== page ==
Last year when I was in Korea I learned about the phenomenon “Fan Death”, which quite astonished me. How could a simple fan kill a man while he's asleep in a room with windows closed? In other words, why must the window be open when you're running a fan the whole night?
Do you have any idea where the myth of Korean "Fan Death" might have originated from? And why practically all Koreans to this day still believe in it so vehemently?
Dear Donghun and Sandra,
The Korean wishes to start the New Year off with a bang, and what better topic than the fabled Fan Death to do that?
Let’s take first things first. Here is the definition of Fan Death: Koreans believe that during summer, in an enclosed room (i.e. all doors and windows shut), an electric fan running directly on your body could kill you while you sleep. Elderly, children, and people sleeping drunk are at the greatest risk. To prevent this, Koreans either open a window a crack, or use a button on the fan that makes it either oscillate or shut off after a certain amount of time.
How does a fan kill? The most common explanations that Koreans generally offer are two. The most prevalent explanation is that the fan used directly on your body causes suffocation, because the fast-moving air around your face makes inhalation difficult. Alternatively, some Koreans also offer that breathing through skin constitutes a significant proportion of breathing, and the fast-moving air caused by the fan makes the skin-breathing difficult, leading to suffocation.
The other prevalent explanation is hypothermia, i.e. abnormally low body temperature. The idea is simpler – fan lowers body heat through dehydration, ultimately to the extent that it could kill.
If these explanations sound ludicrous, that’s because they are.
The Korean has had a complicated relationship with Fan Death. The Korean definitely believed in Fan Death while living in Korea. There was no reason not to – everybody believed in it, and the media reported a case of fan death around once or twice every summer. (Like this article, for example.)
Then, once emigrated to America, the Korean was astonished to learn that only Koreans subscribe to this idea that fans could kill. Once the Korean thought about the explanations he had heard, it was plain that they made no scientific sense. As the Korean went through his self-hate phase (because to varying degrees, all Korean Americans go through this at some point in their lives,) he thought fan death was a prime example of how Korea remained primitive.
The Korean was not the only one who thought that way. Until the recent Mad Cow protests, Fan Death has been the favorite topic of anyone who wished to ridicule Korea. Belief in Fan Death is supposed to show that Koreans lack “critical thinking”. There is a whole website devoted to it: www.fandeath.net. The Wikipedia page describing Fan Death is, reading between the lines, dripping with contempt. Even a good-natured Korean blog like Stuff Korean Moms Like uses the Fan Death picture to describe the strangeness of Koreans. Similarly, requests at Mythbusters (best show EVER) asking to debunk Fan Death are interspersed with such bile as: “Do you seriously expect anyone to do a TV program to determine whether untold generations of inbreeding on the Korean Peninsula resulted in a bizarrely maladaptive genetic defect that would cause the carrier to die from a slight breeze on their face and this defect finally manifested itself only after the invention of the Electric Fan?”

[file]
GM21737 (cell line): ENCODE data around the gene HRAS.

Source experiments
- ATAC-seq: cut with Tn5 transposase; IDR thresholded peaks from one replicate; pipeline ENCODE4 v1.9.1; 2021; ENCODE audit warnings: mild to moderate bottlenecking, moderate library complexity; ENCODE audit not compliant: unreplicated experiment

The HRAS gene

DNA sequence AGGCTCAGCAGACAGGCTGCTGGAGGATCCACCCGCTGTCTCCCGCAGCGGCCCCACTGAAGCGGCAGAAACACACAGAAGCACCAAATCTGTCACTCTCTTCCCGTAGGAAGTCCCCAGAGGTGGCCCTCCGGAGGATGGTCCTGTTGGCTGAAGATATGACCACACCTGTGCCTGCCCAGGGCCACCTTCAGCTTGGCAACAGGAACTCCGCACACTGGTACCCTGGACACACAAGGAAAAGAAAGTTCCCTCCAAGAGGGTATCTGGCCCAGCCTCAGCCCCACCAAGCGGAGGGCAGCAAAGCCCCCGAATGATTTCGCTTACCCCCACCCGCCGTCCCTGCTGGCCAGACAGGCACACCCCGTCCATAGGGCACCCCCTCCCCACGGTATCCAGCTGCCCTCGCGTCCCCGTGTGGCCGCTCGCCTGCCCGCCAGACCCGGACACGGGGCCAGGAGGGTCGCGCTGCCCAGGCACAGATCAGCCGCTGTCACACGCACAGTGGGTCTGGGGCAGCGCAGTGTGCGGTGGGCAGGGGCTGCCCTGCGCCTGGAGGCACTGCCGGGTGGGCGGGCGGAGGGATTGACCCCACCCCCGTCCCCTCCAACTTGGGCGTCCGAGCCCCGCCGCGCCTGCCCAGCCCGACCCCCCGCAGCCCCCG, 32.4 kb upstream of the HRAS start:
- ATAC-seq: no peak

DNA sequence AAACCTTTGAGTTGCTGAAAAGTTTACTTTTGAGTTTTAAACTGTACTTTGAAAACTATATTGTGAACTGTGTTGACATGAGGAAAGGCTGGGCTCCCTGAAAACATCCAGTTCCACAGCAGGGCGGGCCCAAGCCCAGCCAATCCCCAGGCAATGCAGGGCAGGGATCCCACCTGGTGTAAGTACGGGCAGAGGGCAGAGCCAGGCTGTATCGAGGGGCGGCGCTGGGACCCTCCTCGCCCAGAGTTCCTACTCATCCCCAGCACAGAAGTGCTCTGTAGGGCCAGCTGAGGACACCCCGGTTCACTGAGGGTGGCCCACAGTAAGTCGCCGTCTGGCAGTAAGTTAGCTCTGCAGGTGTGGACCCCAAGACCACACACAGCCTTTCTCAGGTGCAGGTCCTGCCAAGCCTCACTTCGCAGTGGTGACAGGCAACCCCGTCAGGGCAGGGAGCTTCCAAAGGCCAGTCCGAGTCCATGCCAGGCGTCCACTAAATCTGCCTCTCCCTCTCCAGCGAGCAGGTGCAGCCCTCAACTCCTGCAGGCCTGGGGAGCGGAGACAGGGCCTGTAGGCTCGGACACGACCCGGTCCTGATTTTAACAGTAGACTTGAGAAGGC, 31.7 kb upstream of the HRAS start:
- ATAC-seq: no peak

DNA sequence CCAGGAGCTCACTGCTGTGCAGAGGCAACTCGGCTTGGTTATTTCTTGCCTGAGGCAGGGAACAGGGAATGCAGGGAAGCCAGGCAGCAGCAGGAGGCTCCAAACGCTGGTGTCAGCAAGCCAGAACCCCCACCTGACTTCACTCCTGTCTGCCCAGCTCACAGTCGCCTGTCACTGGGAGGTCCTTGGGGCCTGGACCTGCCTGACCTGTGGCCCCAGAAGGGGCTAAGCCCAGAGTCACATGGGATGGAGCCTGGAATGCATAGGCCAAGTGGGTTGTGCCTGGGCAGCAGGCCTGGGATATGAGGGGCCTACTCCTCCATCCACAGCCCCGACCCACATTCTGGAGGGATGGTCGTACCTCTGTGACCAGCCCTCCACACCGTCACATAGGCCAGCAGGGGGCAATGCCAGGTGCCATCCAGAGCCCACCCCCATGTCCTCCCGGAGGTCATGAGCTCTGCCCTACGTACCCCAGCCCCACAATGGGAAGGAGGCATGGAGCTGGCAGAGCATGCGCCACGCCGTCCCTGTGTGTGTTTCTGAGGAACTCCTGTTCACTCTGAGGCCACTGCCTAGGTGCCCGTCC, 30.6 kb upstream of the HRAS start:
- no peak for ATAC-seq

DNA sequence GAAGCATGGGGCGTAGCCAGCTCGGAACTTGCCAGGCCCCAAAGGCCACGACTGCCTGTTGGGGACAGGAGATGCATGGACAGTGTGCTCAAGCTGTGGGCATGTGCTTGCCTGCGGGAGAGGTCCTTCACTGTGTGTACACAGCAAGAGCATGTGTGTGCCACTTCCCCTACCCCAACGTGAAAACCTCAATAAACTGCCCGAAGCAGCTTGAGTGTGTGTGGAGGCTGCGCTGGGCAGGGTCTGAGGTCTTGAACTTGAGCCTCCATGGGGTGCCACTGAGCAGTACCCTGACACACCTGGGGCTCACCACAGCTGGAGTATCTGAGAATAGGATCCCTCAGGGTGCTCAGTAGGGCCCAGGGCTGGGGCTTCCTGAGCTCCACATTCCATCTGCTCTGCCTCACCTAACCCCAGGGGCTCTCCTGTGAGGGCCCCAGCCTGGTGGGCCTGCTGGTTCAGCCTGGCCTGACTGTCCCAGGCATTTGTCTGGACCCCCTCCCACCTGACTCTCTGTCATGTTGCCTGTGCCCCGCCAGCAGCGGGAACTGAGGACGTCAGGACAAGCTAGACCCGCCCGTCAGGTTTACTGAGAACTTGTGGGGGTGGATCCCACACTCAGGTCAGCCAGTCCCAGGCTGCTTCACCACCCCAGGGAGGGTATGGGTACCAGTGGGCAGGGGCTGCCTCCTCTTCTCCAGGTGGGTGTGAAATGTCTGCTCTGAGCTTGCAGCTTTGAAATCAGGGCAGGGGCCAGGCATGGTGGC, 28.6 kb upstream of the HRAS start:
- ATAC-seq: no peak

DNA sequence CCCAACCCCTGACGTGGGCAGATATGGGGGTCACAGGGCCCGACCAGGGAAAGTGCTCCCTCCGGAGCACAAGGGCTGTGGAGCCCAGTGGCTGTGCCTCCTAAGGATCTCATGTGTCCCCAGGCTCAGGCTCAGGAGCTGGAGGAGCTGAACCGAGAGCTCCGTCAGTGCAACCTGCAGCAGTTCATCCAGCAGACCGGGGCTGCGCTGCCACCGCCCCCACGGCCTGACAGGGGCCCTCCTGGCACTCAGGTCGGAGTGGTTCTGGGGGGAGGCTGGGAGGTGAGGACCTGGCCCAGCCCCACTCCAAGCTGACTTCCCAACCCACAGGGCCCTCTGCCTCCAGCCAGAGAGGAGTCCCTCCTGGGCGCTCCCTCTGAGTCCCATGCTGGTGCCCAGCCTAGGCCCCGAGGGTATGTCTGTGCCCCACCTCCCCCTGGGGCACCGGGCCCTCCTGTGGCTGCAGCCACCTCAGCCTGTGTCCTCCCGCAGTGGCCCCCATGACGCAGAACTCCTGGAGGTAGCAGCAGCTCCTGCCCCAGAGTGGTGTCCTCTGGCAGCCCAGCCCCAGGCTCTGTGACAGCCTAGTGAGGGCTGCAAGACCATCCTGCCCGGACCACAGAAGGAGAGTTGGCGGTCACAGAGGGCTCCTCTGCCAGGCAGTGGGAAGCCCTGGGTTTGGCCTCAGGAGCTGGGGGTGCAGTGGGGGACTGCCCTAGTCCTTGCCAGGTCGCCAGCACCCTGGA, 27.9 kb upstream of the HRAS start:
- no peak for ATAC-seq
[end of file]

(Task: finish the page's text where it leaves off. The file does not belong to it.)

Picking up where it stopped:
All of the above is fine and good, except… Fan Death is real.
Here is the science of how a fan could kill. Remember the conditions under which Koreans say Fan Deaths happen – summer (=heat), enclosed room, fan directly on the body. An electric fan cools your body in two ways: by pushing cooler air onto your body, and by allowing your sweat to dry rapidly and take away heat in that process.
But clearly, the fan does not generate the cool air on its own, unlike an air conditioner. And eventually -- especially if you are a passed-out drunk who is already somewhat dehydrated from the alcohol -- your body will run out of water to turn into sweat. So what happens when it is very hot, but the entire room is enclosed such that no cool air comes in from outside, and you have no more sweat to cool your body with?
turbo oven. Turbo oven is a conventional oven that has a fan inside that continues to blow air onto the food. This oven is known to cook at lower temperature than a regular oven, yet cook more quickly. Similarly, in a heated room without an outside source of airflow, very hot air is constantly pushed directly to your body, which is a far more effective way of raising your body temperature rather than “baking” in hot air. If you get enough of this, you would die – of hyperthermia, or abnormally high body temperature.
So Korean people had it right after all – fans can kill. They just tend to give the wrong reason.
Common objection to this explanation is: in such an oppressive heat, the person would have died from hyperthermia anyway, with or without the fan. This objection underestimates the effectiveness of the fan raising the body temperature.
Humans maintain body temperature by developing a thin layer of air around their body that is similar to their body temperature. Because air is a poor conductor of heat, the layer of air around the body adapt very slowly to the temperature of the surrounding air, maintaining steady temperature.
This fact can be proven in several ways. Cold days with strong wind feel much colder than cold days without any wind, because the wind takes away the air layer around the body. Dressing in layers is more effective to keeping warm than dressing in a single thick outerwear. You can do fine wearing only a T-shirt and jeans in 70 degree Fahrenheit air, but you would get really cold wearing T-shirt and jeans in 70 degree Fahrenheit water, because water is a much better conductor of heat. To prevent losing heat, divers wear a wetsuit, which limits the amount of water touching the body, essentially creating the same thermal layer with water.